The main problem is that it’s so specific. My exam answers will have to be precisely-worded to pick up the top marks, with four marks sometimes being awarded for remembering one four word phrase. Memorising these phrases means spending a lot of quality time with my textbook, McNae’s Essential Law for Journalists. When I develop a hunchback from the weight of my bag, I shall blame this law exam for forcing me to drag that book back and forth to university every day (because everyone knows that train time is reading time). But hopefully, this way I can avoid failing and having to fork out fifty pounds for a resit. And with that said, I must get back to learning the exact wording of the Contempt of Court Act 1981. Wish me luck!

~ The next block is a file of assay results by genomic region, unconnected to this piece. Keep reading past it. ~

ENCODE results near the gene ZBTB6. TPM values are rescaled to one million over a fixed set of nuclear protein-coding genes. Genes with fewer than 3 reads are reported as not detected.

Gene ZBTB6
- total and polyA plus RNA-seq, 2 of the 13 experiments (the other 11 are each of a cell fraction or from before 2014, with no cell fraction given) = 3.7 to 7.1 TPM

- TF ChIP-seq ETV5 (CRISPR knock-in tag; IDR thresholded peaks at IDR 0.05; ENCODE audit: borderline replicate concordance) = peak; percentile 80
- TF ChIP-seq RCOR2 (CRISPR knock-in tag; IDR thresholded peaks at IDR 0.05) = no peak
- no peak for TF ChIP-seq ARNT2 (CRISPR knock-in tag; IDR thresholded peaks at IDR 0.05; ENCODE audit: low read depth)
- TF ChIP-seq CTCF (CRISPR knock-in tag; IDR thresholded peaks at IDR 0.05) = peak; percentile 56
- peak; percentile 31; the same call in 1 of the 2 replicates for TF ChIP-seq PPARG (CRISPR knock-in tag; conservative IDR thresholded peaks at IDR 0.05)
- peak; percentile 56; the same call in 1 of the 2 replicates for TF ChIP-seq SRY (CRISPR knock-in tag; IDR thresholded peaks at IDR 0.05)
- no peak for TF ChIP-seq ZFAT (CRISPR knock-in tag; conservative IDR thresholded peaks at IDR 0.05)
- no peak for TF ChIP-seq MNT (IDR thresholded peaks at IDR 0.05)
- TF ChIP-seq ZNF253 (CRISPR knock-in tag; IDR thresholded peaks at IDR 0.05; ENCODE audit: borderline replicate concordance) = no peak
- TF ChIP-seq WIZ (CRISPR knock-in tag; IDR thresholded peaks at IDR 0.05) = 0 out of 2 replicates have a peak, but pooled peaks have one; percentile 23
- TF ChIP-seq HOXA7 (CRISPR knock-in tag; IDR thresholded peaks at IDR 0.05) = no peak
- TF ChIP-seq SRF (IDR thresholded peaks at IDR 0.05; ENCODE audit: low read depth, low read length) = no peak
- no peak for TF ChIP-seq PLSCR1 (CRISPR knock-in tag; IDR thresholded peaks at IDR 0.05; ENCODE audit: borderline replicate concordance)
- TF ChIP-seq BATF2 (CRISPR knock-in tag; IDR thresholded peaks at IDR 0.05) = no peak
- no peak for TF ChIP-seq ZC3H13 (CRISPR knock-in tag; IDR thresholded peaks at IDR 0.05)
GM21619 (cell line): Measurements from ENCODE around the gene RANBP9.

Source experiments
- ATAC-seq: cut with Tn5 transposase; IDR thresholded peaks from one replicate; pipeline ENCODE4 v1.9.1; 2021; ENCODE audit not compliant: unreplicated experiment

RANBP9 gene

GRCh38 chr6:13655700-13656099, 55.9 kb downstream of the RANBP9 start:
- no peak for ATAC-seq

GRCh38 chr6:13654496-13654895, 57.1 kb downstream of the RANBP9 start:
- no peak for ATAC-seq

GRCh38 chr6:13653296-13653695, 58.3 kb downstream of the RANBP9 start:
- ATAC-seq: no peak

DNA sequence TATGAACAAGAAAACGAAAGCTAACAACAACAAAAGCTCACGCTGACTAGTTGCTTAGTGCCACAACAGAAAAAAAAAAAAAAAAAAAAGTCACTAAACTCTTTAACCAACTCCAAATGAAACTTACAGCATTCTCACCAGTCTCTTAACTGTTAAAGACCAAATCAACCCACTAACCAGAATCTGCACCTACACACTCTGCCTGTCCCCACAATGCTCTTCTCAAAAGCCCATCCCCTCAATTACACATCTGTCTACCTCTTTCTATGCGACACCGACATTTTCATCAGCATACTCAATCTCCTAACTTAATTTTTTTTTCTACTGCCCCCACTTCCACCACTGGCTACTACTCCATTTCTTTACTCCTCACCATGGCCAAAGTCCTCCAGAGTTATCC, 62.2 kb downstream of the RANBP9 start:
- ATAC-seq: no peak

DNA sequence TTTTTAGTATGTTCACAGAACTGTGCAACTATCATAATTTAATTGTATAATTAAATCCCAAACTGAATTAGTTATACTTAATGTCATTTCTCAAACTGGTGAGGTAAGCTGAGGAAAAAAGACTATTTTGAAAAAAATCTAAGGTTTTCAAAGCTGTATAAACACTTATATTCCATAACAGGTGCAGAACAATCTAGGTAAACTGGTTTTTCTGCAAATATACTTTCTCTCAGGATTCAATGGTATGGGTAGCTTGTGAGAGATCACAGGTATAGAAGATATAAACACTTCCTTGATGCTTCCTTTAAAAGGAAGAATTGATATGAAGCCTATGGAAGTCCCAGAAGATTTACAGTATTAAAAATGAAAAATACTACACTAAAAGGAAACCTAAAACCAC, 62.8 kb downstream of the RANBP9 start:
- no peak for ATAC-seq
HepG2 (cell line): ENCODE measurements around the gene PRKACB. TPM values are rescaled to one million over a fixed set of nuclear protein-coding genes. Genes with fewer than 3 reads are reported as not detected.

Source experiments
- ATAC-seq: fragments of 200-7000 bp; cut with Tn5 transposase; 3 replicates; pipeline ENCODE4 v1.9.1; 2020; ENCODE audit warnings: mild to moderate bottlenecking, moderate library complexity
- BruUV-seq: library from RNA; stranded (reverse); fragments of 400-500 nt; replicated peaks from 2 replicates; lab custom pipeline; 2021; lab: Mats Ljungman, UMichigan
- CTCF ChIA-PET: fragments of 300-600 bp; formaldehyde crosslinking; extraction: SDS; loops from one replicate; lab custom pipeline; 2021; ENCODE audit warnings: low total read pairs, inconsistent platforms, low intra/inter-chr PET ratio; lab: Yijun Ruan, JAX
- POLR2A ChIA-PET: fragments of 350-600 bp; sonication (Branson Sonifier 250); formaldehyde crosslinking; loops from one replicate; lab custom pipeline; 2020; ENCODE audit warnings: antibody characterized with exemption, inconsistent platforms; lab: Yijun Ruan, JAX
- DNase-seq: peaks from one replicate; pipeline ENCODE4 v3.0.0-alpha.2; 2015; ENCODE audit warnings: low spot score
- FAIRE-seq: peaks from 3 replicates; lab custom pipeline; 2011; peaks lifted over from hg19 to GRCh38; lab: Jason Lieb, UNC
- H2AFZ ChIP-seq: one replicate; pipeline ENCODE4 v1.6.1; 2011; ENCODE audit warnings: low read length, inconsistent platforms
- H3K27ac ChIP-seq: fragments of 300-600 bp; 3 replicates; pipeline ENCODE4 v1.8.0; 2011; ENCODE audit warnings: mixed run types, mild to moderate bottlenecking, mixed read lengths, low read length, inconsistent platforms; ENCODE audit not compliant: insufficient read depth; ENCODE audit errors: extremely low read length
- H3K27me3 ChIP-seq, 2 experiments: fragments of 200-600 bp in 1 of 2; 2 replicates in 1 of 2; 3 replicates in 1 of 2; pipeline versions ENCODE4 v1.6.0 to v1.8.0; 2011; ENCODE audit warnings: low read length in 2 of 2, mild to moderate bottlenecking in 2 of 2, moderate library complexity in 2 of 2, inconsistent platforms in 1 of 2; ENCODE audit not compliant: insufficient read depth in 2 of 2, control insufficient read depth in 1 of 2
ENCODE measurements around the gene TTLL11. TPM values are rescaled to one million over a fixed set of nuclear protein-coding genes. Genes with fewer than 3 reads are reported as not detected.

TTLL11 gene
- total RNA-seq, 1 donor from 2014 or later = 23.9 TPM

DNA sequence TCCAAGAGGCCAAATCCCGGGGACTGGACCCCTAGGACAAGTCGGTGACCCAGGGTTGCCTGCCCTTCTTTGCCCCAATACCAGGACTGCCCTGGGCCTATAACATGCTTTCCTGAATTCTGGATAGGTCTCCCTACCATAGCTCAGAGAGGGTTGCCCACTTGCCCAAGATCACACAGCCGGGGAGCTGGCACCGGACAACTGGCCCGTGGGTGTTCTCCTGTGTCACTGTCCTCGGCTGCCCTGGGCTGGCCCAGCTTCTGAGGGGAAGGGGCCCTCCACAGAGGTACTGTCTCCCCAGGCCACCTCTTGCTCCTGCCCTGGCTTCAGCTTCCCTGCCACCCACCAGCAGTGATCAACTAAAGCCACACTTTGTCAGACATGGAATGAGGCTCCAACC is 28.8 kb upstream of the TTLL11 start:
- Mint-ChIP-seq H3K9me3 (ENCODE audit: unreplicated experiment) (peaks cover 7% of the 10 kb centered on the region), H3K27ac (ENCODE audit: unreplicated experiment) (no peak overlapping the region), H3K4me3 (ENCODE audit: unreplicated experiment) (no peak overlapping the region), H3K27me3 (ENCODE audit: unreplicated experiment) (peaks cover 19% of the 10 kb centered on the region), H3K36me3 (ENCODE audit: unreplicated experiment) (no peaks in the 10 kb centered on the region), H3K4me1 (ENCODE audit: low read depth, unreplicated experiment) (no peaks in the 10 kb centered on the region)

Chasing the Dream

More than once in the past week, I’ve been told to make sure that I don’t get stuck writing about things which don’t interest me. I’ve been told this in the context of finding a work experience placement (which I’ve just managed to arrange at Retail Gazette), at a networking event, and by the great Sir Trevor McDonald himself at last week’s Media Summit. Whilst this was well-meaning advice, especially from Sir Trevor, to chase the dream and make sure I’m writing about the things which are really important to me, it presented me with something of a conundrum. What is it that I want to write about?

Those of you who read my blog post about blogging itself will remember that I struggled with finding a niche (if you haven’t read it, you can find it here). This latest dilemma has proven to me that I’m not very good at decision-making generally. Several of my classmates have clear ideas of what they want to do when they finish their MA. I just know that I want to be a journalist.